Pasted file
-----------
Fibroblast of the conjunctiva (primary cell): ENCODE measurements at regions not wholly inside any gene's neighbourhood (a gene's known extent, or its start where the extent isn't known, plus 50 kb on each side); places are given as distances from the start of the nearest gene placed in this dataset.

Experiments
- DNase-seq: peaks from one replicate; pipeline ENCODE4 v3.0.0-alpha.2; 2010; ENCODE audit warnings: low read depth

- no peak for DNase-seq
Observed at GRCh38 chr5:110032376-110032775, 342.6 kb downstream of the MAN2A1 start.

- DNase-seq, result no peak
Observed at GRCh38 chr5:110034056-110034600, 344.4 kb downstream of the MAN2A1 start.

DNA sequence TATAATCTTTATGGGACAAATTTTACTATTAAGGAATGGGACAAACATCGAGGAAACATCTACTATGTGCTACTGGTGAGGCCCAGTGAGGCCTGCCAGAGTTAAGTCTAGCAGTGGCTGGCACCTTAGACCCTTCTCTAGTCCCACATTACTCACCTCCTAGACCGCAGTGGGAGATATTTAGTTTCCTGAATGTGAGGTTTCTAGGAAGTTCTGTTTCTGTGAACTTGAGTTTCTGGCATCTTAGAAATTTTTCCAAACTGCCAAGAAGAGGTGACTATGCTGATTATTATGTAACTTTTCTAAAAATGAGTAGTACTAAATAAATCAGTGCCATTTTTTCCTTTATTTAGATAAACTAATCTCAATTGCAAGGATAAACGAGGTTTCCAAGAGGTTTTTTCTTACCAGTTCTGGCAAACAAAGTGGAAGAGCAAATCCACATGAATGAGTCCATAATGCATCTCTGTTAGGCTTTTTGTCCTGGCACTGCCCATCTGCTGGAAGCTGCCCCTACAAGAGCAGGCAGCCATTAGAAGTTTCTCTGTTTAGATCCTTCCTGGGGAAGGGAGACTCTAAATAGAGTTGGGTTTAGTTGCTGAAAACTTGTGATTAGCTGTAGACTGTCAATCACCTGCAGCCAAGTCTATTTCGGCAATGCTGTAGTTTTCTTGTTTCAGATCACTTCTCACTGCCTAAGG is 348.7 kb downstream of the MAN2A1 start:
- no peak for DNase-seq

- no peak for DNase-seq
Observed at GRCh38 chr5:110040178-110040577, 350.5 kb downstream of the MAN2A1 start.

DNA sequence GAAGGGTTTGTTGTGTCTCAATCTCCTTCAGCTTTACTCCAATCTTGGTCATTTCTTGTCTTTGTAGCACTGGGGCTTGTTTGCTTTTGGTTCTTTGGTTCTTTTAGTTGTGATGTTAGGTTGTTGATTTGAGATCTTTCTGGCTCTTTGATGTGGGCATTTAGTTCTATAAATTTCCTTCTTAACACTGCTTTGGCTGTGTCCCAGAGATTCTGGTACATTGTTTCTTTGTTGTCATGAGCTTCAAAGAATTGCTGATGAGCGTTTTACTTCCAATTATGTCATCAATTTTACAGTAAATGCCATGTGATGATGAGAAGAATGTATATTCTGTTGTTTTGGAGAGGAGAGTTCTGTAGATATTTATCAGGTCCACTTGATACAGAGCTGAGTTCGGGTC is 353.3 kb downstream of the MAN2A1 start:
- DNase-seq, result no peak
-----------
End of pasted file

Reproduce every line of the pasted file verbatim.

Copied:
Fibroblast of the conjunctiva (primary cell): ENCODE measurements at regions not wholly inside any gene's neighbourhood (a gene's known extent, or its start where the extent isn't known, plus 50 kb on each side); places are given as distances from the start of the nearest gene placed in this dataset.

Experiments
- DNase-seq: peaks from one replicate; pipeline ENCODE4 v3.0.0-alpha.2; 2010; ENCODE audit warnings: low read depth

- no peak for DNase-seq
Observed at GRCh38 chr5:110032376-110032775, 342.6 kb downstream of the MAN2A1 start.

- DNase-seq, result no peak
Observed at GRCh38 chr5:110034056-110034600, 344.4 kb downstream of the MAN2A1 start.

DNA sequence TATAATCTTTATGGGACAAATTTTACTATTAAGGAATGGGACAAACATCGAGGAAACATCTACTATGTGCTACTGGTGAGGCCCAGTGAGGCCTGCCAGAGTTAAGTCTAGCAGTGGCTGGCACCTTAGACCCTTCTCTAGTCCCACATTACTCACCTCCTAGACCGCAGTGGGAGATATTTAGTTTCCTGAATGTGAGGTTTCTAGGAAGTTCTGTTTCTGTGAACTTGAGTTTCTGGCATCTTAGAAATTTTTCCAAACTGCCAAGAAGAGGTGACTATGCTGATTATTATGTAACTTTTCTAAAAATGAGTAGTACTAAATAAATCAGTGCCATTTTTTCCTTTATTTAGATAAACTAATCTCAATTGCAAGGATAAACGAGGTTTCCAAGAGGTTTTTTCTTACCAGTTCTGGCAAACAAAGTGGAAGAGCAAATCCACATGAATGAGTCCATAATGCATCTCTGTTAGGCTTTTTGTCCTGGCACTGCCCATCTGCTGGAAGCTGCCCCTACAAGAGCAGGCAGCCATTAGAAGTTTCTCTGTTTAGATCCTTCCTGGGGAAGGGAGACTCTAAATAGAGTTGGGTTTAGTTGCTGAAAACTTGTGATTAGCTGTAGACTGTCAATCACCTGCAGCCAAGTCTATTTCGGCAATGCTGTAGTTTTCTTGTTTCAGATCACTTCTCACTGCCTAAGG is 348.7 kb downstream of the MAN2A1 start:
- no peak for DNase-seq

- no peak for DNase-seq
Observed at GRCh38 chr5:110040178-110040577, 350.5 kb downstream of the MAN2A1 start.

DNA sequence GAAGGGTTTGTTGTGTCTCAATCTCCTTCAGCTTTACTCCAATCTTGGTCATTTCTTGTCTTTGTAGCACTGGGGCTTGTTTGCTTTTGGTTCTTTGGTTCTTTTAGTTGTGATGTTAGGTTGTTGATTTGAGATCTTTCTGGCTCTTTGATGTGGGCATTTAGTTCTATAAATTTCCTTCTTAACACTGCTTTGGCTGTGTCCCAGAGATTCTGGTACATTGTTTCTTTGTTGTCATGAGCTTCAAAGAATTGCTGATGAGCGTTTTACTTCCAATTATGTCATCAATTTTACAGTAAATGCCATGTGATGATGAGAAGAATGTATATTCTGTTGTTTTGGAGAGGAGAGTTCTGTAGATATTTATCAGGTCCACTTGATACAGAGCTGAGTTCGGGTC is 353.3 kb downstream of the MAN2A1 start:
- DNase-seq, result no peak